The term ‘eugenics’ (which means ‘good birth’) was coined by Francis Galton in 1883 to capture the idea that we should use insights from the new science of heredity to improve the welfare of future people (Levine 2017). But as Galton understood the term, eugenics involved both the study of heredity, and the use of this knowledge to by parents to shape their reproductive choices. It is more common now to sharply distinguish the study of genetics (a term that wasn’t coined until 1905) from eugenics. For example, in their recent book The Ethics of the New Eugenics MacKellar and Bechtel define eugenics as involving ‘strategies or decisions aimed at affecting, in a manner which is considered to be positive, the genetic heritage of a child, a community, or humanity in general’ (2016, p. 3). If we use this definition, many contemporary bioethicists support eugenics (e.g. Savulescu 2001; Brock 2005; Buchanan and Powell 2011; Gyngell and Selgelid 2016).
But there is an obvious reason authors often shy away from using the term ‘eugenics’. This is the association with forced sterilization programs in the US and Nazi Germany, as well as the Nazi program of euthanizing disabled people, and the mass murder and attempted genocide of Jews and Roma during WW2. Eugenics has always had advocates who rejected a role for the state in guiding procreative choices, advocates who thought the state should play a limited role in influencing parental choice by providing information to prospective parents or subsidies for genetic interventions, and advocates who thought the state should play a significant role, including the use of extensive compulsion. While contemporary bioethicists disagree about whether the state should play a role in helping parents discharge their procreative obligations, none think the state should engage in the mass sterilization or murder of their own citizens. In other words, the rejection of Nazi-style eugenics programs is unanimous. Nevertheless, ‘eugenics’ has increasingly become associated in the public mind with its worst abuses.
To call a person a ‘eugenicist’ or deem a practice ‘eugenics’ is often accepted as a substitute for an argument. However, all human societies engage in a variety of practices that are both widely accepted and plainly eugenic. In the West, most pregnant women test for disorders such as Down syndrome, Huntington’s disease, and cystic fibrosis. Many people choose to terminate pregnancies that are likely to result in a genetic disorder or disability. Incest is forbidden in most cultures and cousin marriage is illegal in many nations for transparently eugenic reasons: the children that result are more likely to suffer from a disorder or disability. Perhaps the most straightforwardly eugenic policy is the provision of genetic counselling among at-risk ethnic groups to prevent the birth of, for example, children with Tay-Sachs, sickle cell disease and thalassemia.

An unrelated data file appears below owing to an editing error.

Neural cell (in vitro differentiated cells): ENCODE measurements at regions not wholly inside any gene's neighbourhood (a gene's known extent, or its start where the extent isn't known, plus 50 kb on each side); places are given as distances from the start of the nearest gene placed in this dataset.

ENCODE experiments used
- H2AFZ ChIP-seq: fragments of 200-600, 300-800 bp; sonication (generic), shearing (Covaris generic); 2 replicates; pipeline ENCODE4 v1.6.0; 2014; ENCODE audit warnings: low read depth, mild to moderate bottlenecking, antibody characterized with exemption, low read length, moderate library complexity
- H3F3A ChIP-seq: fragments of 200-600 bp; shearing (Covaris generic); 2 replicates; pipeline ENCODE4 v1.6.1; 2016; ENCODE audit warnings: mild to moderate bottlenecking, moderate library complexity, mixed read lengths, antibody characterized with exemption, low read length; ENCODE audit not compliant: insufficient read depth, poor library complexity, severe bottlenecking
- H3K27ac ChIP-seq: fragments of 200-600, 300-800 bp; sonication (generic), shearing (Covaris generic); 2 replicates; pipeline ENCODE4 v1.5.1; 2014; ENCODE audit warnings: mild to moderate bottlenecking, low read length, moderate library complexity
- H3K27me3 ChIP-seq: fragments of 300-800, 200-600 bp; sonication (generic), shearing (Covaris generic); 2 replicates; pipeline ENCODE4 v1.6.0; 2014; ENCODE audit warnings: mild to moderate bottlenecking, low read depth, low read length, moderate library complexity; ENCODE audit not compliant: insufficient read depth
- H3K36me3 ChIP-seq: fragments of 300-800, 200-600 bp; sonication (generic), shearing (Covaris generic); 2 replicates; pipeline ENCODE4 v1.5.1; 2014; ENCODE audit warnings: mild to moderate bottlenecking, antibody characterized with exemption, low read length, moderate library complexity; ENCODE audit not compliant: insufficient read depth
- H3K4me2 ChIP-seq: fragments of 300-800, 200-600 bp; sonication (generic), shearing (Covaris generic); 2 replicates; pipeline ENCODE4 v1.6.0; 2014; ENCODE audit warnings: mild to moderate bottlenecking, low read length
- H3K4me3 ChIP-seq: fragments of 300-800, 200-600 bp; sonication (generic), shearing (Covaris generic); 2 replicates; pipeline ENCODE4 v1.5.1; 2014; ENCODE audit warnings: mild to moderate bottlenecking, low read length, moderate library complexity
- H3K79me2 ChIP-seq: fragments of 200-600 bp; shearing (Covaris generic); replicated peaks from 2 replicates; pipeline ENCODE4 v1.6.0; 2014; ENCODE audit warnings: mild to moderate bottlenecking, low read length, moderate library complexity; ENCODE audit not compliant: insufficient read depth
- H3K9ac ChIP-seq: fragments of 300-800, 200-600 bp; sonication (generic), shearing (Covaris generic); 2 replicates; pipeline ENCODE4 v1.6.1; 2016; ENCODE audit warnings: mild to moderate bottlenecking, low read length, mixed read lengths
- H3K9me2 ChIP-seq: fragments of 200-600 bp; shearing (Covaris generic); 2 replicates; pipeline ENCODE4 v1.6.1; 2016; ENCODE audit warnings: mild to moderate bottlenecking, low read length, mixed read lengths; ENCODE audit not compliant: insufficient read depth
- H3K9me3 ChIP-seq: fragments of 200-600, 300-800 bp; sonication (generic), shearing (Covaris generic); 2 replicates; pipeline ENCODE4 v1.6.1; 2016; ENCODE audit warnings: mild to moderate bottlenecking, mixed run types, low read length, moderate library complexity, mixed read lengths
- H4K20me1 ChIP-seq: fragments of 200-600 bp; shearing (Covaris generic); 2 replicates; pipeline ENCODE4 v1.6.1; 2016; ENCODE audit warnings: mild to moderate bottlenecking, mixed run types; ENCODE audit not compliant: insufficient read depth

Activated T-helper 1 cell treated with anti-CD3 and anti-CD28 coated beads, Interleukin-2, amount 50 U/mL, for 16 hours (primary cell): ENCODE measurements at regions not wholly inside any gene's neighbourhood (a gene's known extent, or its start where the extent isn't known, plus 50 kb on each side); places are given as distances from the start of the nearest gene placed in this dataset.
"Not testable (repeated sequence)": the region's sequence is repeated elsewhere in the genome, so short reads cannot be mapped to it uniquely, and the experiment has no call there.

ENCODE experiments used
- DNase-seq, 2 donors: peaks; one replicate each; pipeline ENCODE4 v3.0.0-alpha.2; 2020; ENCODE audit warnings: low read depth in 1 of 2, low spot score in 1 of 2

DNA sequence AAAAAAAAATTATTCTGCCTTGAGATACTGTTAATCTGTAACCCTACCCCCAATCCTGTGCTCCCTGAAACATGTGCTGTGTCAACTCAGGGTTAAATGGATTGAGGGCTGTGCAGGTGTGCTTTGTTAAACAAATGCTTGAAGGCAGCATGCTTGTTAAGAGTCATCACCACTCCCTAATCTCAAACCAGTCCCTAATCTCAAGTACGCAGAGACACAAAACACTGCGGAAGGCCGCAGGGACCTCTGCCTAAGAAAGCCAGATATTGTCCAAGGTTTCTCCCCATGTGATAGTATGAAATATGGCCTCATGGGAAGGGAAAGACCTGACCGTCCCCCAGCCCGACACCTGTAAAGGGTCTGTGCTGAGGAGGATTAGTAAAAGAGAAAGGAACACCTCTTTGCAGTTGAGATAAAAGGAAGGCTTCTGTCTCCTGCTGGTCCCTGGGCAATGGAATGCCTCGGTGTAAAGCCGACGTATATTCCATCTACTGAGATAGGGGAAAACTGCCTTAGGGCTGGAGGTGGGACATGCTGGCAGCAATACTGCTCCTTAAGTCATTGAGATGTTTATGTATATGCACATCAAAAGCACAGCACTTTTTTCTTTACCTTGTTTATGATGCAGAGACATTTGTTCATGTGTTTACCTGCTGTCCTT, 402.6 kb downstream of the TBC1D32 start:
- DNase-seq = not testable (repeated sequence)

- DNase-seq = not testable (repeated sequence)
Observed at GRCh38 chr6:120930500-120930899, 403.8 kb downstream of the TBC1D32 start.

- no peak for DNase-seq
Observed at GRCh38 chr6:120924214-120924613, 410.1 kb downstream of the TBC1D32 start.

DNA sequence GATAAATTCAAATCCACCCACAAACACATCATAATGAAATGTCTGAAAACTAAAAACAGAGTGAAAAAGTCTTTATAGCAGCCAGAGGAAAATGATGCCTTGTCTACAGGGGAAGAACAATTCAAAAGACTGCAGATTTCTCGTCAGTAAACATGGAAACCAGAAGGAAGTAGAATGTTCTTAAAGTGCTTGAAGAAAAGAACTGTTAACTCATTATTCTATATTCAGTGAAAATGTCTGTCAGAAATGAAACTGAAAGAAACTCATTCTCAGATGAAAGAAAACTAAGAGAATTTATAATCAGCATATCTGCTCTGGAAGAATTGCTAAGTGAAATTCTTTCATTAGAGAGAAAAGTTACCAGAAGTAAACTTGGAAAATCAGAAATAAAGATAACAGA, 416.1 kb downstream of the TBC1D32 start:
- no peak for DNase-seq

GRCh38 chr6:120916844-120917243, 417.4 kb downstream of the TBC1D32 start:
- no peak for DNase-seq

The important conclusion is this: everyone who considers pre-natal testing justifiable, or who thinks women should be free to weigh genetic information in the selection of a spouse or a sperm donor is a eugenicist.
The difference between those embracing and those criticizing the term is merely expressed in where we draw a boundary between the kinds of eugenic practices we allow. Indeed, it is hard to find people who don’t endorse any form of eugenics for the same reason it is hard to find people who don’t think mothers should be careful about what they consume and how they behave when they are pregnant. Nearly everyone agrees that pregnant women should avoid foods containing mercury during pregnancy (since mercury impairs brain development), and there are public health campaigns to discourage women from smoking, drinking alcohol to excess or getting x-rays because these may cause cognitive or physical disability in their children. The source of the disability, environmental versus genetic, is the only distinction here. Avoiding excessive alcohol while pregnant is morally analogous to selecting among a set of embryos in a way that minimizes the likelihood that a future child will have serious cognitive disabilities. Unless one comes to endorse the claim that all of the above practices are wrong, it is hard not to implicitly endorse some kind of eugenics.